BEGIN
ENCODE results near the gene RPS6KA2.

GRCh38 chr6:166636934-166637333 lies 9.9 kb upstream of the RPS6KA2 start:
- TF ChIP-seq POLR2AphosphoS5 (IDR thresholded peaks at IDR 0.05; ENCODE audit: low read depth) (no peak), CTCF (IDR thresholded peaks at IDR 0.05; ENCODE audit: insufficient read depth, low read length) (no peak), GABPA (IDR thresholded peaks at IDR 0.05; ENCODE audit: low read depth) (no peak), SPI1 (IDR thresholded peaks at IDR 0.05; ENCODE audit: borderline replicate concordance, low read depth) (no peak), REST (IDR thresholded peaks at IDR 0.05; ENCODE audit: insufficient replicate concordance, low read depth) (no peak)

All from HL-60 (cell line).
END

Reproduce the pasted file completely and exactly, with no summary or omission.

ENCODE results near the gene RPS6KA2.

GRCh38 chr6:166636934-166637333 lies 9.9 kb upstream of the RPS6KA2 start:
- TF ChIP-seq POLR2AphosphoS5 (IDR thresholded peaks at IDR 0.05; ENCODE audit: low read depth) (no peak), CTCF (IDR thresholded peaks at IDR 0.05; ENCODE audit: insufficient read depth, low read length) (no peak), GABPA (IDR thresholded peaks at IDR 0.05; ENCODE audit: low read depth) (no peak), SPI1 (IDR thresholded peaks at IDR 0.05; ENCODE audit: borderline replicate concordance, low read depth) (no peak), REST (IDR thresholded peaks at IDR 0.05; ENCODE audit: insufficient replicate concordance, low read depth) (no peak)

All from HL-60 (cell line).